But this is the new mood in ISKCON. We have all these untrained disciples and followers who are supposedly ordered by the Gurus and Sannyasis to read Srila Prabhupada's books daily and follow his sadhana program, but the leaders themselves aren't preaching actively or following that program. Instead, they claim they're getting old at 68 or 70, and have some health problems… but how does that compare to Srila Prabhupada? As mentioned in a recent article by Aviram das, "Leaving Sannyasa", Srila Prabhupada commented on the Gajendra pastime, saying that he gave out sannyasa to young people because Lord Caitanya Mahaprabhu took sannyasa at a young age, and so did his Spiritual Master, for preaching purposes. But it you don't get totally absorbed in preaching and you've taken sannyasa, then you're in a dangerous situation. Under such circumstances, perhaps it would be a more honorable thing to give up sannyasa. Of course, after many years of getting used to this particular status in life and enjoying the many material benefits that it provides, you become accustomed, conditioned. Your ego includes being a sannyasa, even though so many sannyasis have been outed, exposed as womanizers, money lenders, etc. Yet they cannot give up sannyasa. Satsvarupa and Hridayananda are two good examples. While their lifestyles aren't remotely inline with the sastric mandates for sannyasa, their false ego includes being seen as a sannyasi. It's a trouble-free life for them, in many ways, and they just don't want to give that up. They're attached.
In the case of Mukunda Goswami and his recent book, we can see that Mukunda is a sweetie-pie swami, a soft-spoken, gentle devotee who has managed to avoid scandal. He has not thrown his weight around as a GBC/Guru/Sannyasi, and therefore is seen as not being politically ambitious. And this was his nature from day one. Mukunda's amiable nature made him the preferred favorite of George Harrison, and after a certain point, George would only associate with Mukunda. The devotees couldn't contact or visit him unless it was through Mukunda. Once or twice a year, Mukunda would fly to the UK and arrange an appointment to go and see George Harrison. He would take along a few other devotees, some prasada and they'd have a little kirtan at his estate. I attended one of these get-togethers in the late 70's, early 80's, and frankly I was very unimpressed by the fact that Mukunda did not preach to him. It was obvious that George Harrison was taking all sorts of illegal substances, and that his main absorption was in racing cars and gardening. He was spending only one or two evenings a year with the devotees, who weren't even preaching to him, and that was about the extent of it.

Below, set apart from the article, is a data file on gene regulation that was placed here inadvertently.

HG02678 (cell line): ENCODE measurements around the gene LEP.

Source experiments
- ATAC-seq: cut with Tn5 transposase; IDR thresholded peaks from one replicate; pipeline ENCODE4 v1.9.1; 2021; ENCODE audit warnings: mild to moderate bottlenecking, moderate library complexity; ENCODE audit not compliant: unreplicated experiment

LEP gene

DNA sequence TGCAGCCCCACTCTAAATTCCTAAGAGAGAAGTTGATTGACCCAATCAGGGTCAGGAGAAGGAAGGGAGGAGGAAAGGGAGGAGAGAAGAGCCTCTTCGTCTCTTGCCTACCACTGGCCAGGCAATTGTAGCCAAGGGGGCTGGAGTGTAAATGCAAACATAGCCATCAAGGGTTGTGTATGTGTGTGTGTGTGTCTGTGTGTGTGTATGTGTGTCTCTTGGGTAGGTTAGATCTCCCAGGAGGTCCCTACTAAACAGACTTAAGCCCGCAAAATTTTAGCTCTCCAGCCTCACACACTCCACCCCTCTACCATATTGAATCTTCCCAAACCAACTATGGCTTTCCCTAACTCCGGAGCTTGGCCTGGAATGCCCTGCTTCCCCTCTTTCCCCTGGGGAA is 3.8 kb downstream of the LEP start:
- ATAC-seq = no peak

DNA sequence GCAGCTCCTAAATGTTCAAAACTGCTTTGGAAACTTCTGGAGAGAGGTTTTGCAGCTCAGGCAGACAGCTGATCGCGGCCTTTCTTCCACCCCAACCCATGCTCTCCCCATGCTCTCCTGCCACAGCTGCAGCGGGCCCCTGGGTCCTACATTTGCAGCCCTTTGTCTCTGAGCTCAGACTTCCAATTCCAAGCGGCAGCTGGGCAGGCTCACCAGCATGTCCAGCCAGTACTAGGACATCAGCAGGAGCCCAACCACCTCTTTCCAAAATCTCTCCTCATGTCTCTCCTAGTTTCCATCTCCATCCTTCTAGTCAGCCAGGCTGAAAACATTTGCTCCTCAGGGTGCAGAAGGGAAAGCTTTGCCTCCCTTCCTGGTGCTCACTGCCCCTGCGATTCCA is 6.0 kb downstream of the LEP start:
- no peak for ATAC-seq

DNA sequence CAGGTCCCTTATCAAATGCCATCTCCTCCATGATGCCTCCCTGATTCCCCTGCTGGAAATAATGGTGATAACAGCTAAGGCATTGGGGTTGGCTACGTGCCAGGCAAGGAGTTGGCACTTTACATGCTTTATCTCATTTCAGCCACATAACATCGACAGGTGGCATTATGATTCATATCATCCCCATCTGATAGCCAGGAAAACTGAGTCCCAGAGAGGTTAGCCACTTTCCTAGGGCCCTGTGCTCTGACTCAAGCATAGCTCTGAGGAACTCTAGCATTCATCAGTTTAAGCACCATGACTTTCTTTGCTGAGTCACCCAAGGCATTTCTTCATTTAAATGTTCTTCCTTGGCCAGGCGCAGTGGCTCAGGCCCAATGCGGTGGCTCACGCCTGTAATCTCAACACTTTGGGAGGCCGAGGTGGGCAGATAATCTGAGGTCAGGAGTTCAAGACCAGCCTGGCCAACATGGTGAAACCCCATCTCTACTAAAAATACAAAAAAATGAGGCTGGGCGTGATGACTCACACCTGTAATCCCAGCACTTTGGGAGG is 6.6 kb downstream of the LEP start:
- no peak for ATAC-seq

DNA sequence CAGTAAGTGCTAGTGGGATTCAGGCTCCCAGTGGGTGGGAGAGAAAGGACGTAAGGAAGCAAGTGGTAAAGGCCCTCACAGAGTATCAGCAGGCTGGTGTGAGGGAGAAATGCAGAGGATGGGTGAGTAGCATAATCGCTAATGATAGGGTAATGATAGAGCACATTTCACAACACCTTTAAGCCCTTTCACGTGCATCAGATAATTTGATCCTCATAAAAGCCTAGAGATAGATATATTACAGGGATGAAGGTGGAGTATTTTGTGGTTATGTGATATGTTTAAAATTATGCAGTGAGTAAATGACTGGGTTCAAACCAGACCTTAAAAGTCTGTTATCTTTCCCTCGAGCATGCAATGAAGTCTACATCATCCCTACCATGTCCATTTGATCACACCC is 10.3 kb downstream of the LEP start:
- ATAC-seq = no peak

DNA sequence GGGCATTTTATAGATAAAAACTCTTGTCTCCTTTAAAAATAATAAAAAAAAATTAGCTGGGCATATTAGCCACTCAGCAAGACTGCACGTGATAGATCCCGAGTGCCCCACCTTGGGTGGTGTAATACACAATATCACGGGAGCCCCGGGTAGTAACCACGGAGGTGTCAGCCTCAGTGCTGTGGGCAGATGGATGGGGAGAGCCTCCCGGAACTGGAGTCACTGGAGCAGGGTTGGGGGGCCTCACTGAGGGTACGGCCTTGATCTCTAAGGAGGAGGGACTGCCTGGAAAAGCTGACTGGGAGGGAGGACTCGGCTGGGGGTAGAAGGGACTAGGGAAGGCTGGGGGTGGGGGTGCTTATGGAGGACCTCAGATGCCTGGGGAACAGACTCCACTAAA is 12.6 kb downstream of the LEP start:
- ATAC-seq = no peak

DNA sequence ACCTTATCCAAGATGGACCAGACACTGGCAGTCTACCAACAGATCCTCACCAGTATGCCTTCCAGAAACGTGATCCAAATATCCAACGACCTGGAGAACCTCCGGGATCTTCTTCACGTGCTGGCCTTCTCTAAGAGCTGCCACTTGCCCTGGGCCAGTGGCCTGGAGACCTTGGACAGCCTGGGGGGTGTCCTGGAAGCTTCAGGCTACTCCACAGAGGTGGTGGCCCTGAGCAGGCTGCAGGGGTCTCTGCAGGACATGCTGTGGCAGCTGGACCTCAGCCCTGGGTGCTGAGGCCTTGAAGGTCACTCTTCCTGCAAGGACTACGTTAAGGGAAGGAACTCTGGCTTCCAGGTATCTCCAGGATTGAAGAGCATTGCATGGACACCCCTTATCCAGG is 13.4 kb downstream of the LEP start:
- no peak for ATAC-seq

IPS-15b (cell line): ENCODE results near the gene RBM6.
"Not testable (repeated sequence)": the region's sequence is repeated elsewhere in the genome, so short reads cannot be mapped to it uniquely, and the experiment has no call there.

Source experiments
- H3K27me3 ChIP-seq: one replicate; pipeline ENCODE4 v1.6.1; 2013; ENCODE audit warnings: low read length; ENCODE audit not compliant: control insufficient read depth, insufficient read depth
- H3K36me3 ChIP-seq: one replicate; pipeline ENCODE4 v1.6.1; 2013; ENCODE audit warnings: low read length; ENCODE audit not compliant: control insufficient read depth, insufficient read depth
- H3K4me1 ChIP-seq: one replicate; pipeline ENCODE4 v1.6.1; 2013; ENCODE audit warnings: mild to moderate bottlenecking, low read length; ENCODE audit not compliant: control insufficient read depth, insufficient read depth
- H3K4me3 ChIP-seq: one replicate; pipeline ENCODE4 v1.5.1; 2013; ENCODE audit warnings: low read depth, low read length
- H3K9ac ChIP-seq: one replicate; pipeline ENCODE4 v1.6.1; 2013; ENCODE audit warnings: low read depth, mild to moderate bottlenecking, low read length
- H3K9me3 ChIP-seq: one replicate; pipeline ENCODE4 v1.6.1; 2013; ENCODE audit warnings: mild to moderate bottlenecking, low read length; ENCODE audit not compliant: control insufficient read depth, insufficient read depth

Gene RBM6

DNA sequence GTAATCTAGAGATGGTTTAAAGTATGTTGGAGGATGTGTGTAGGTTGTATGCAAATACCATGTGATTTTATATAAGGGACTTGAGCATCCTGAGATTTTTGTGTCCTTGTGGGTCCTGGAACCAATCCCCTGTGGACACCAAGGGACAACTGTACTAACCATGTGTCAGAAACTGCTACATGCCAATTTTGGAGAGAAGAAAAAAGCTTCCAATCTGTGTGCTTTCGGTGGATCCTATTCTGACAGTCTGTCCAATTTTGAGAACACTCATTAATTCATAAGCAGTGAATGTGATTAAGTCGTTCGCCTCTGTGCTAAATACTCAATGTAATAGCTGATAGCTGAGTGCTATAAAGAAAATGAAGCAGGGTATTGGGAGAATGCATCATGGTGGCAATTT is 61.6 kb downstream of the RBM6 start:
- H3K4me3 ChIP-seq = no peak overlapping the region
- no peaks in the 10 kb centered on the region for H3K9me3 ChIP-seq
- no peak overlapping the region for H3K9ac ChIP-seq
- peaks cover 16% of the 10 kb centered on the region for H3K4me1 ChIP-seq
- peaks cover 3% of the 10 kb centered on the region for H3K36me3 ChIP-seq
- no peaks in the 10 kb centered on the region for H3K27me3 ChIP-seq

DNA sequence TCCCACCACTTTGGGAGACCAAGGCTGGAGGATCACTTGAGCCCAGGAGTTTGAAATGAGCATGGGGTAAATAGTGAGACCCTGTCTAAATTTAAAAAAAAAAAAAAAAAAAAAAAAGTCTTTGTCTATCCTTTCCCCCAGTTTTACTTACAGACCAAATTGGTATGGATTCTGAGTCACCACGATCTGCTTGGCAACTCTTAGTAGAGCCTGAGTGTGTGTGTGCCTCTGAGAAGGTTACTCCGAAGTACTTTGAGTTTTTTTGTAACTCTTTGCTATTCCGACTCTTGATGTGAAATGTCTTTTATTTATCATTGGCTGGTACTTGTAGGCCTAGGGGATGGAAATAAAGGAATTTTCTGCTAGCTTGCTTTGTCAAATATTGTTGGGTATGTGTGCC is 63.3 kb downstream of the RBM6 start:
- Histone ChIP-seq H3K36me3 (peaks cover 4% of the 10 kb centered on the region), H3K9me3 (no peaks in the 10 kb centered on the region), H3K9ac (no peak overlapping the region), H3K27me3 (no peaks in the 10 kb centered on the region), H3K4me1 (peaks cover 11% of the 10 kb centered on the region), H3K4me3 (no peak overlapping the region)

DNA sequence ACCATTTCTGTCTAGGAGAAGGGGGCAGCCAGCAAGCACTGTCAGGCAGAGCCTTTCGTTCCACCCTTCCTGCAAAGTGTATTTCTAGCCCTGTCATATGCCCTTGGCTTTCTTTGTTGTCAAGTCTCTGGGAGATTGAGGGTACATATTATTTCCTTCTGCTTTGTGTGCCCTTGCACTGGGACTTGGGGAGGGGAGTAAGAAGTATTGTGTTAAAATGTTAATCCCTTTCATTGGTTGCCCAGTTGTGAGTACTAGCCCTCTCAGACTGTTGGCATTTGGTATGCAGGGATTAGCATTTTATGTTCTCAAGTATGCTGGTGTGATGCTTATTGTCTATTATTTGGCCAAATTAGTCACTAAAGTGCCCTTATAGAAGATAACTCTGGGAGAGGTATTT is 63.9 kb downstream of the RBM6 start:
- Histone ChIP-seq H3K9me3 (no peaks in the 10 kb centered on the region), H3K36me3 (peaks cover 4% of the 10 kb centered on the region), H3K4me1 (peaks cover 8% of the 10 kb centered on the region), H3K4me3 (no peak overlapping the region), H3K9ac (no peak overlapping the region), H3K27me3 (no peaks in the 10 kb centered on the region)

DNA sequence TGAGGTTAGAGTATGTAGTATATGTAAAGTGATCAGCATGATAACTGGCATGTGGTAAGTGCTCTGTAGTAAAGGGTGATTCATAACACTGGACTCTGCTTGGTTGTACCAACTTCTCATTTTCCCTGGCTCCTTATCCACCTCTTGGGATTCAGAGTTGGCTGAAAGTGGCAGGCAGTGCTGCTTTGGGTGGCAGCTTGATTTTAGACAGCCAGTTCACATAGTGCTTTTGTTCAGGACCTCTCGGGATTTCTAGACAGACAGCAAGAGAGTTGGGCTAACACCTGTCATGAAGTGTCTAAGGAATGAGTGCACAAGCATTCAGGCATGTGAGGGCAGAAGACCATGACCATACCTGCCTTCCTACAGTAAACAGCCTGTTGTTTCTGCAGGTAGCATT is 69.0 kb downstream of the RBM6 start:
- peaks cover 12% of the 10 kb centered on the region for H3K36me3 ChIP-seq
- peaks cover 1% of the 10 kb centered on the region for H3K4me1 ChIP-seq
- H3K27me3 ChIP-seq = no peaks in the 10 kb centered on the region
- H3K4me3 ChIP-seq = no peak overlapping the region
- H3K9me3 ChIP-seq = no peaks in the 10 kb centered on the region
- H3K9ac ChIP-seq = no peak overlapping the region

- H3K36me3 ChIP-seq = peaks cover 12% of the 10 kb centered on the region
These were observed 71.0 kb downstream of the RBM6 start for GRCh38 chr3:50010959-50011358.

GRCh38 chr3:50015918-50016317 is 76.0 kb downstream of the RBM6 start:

The fact is that George Harrison, at a certain point in the 1980's, requested the devotees to vacate the Bhaktivedanta Manor. He thought he'd given us a start, and now he wanted to give some other new spiritual group a start, by giving them use of the Manor. His wife Olivia is a long-time follower of Paramahamsa Yogananda, so perhaps they wanted to give the property to that group. To my knowledge, Mukunda did not come in and save the day, as George's close friend. Maybe he did preach to him, and it was Mukunda who convinced George not to give away the Manor, but to sell it to us for the approximate half million pounds he did (I don't recall the exact agreed upon selling price, but it was significant). Contrary to the current and growing mythical legend, George Harrison did not donate the Manor to Srila Prabhupada and ISKCON. He didn't give it, he sold it to ISKCON, albeit at a discounted price.
Let us also remember that the pastimes that took place in the early days in London, which included the Beatles and getting access to the Bhaktivedanta Manor, were all due to Srila Prabhupada's potency. It was all Krsna's arrangement for spreading Krsna consciousness around the world. It had little or nothing to do with the individuals who happened to be recruited to participate in this pastime with Srila Prabhupada. It could have been anyone. Although Shyamasundar exploits his past connections in this regard for fame and money, the fact is that Shyamasundar almost ruined the Manor, and the leaders had to get rid of him. He was an eccentric, a crazy man.